Image courtesy of the New York Post.

Image courtesy of the New York Post.

In March 2016, women created a powerful ad that attacks Donald Trump’s treatment of women. The ad is simple in its construction: women read public statements that Trump has made about women. As the ad goes on, it gets more and more disturbing. Trump objectifies women’s bodies, makes snide remarks about period blood, claims that he has no responsibility to care for his children as a father, and at one point explicitly says, ‚ÄúWomen. You’ve got the treat them like sh*t.‚Äù

Donald Trump is a problem for women. He is also a problem for people of color, non-Christians, and immigrants. And kids are noticing. In her article “How to Talk with Your Kids about Donald Trump,” Allison Briscoe-Smith says that her 7-year old son is nervous about Trump winning the election because “he wants to send people back to the countries where they are from … So what is he going to do with me? Send my arm and leg back to Africa, send my other arm and leg to Mexico, and the rest of me back to different countries in Europe?”

Talking to your children about racism and sexism in the media is difficult, but it’s not impossible. I personally am fascinated by the way that Trump values his daughter, Ivanka, while taking on trophy wives and making comments about women’s worthlessness. I think there are ways to use Trump’s hypocrisy to have a conversation with your children about privilege, and about fear. When your daughter (or your son, for that matter) asks why Trump says mean things about girls, have a conversation about stereotypes about women, and the ways these stereotypes¬†are flawed. When your child asks about Trump’s racism or Islamophobia, talk to them about fear of change and the unknown. Kids understand stereotypes, and they understand being afraid of change ‚Äì and at its root, Trump’s campaign uses these two methods more than any other to build solidarity among a rural, uneducated populace.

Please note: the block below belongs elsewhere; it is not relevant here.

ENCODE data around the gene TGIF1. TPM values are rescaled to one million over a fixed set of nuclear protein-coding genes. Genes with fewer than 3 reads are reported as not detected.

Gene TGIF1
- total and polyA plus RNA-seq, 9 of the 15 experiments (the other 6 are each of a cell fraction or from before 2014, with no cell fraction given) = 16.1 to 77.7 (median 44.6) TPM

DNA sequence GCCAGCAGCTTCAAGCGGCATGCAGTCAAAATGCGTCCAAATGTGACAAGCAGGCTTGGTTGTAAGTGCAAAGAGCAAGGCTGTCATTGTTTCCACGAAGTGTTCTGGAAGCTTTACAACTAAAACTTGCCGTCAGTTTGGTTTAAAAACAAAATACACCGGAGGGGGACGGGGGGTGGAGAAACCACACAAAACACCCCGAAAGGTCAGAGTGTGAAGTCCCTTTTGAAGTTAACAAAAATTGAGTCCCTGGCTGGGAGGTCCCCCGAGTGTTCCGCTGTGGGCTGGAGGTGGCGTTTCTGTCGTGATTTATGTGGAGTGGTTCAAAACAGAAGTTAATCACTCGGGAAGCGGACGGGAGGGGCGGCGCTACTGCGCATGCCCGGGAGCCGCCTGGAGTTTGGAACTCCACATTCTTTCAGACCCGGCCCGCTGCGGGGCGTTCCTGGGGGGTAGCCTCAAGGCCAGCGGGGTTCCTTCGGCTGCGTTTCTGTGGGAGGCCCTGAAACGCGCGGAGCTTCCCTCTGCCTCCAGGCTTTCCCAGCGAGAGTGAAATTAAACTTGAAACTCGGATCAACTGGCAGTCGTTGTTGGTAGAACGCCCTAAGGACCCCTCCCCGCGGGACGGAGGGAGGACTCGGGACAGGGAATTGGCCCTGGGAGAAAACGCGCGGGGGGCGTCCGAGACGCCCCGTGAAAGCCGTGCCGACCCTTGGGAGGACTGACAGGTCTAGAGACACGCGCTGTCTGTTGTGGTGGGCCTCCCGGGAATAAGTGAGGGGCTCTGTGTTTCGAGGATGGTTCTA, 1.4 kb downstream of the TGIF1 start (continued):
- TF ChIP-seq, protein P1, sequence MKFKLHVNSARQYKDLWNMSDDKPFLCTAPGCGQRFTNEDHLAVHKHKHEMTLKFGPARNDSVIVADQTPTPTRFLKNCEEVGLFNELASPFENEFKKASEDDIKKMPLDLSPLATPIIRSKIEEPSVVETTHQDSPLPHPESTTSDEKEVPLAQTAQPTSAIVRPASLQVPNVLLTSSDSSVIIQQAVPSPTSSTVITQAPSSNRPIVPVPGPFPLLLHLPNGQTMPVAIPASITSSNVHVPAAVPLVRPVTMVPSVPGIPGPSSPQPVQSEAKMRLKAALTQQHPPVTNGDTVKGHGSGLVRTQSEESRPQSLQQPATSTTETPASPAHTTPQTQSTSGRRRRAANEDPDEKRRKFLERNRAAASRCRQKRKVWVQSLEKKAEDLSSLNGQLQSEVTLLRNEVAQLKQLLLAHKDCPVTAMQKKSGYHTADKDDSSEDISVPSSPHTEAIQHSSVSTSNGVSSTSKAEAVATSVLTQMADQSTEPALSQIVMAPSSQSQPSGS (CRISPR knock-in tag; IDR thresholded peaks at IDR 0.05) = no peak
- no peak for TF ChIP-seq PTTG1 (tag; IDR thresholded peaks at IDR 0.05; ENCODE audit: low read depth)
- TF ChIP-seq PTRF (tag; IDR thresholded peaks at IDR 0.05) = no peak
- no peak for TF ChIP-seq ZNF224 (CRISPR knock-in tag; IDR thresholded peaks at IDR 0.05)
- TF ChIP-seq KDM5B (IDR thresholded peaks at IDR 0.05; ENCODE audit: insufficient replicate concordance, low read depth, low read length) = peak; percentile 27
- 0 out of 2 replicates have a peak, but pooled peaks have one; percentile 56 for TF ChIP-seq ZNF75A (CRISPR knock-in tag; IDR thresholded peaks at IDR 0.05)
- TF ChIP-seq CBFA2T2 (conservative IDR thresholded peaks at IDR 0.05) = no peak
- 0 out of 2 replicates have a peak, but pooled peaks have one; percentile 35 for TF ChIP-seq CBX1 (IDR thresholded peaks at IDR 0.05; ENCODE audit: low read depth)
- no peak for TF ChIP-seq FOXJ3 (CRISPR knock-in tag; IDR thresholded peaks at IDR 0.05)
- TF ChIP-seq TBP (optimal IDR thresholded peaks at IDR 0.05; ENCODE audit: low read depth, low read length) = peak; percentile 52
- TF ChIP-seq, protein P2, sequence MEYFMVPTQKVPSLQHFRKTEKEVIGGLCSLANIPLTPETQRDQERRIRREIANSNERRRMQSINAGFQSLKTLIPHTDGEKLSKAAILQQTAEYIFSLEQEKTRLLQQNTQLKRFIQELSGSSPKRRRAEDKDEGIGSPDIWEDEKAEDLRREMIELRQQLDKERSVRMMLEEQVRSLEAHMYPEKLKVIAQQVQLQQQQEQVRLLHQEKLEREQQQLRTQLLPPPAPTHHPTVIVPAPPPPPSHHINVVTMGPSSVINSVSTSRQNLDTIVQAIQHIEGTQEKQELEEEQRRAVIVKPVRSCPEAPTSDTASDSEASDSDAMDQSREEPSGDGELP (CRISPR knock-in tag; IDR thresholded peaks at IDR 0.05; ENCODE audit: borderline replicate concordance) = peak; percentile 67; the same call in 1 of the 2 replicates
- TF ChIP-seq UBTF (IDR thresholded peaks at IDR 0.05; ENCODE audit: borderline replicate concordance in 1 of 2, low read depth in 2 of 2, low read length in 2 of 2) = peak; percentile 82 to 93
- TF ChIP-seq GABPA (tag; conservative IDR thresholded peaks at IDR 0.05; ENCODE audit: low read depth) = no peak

Trump is a dangerous force, because he feeds on ignorance and fear. But, because of that, he becomes an excellent example for children on how to be open-minded, loving, and accepting. Use Trump as a conversation starter. Use him as a way to teach your children how to listen to new points of view. Briscoe-Smith says in her article, “It’s a great opportunity to talk about how [your children] feel when they see such behavior and how we think about it—and it’s a way for us to draw lines about what kind of behavior is appropriate.”

Perhaps the best way to defeat Trump is to create a new generation that believes that violence, fear-mongering, and hate are ineffective and inappropriate ways to rise to power. Girls around the world break stereotypes and do amazing things every minute of every day. When talking to your daughter about Donald Trump, remind her that she is changing the world just by following her passions and being the strong and courageous person that she is every day, and that alone is a way to fight against Trump’s specific brand of ignorance. I urge you to allow your daughter’s to write letters to Trump, and to write and speak about Trump. We can fight ignorance with education. We can listen to our children and lead by example. We can teach our kids how to recognize injustice, and how to take a stand against it.

-Rebecca Valley
Junior Girl
Girl Museum Inc.

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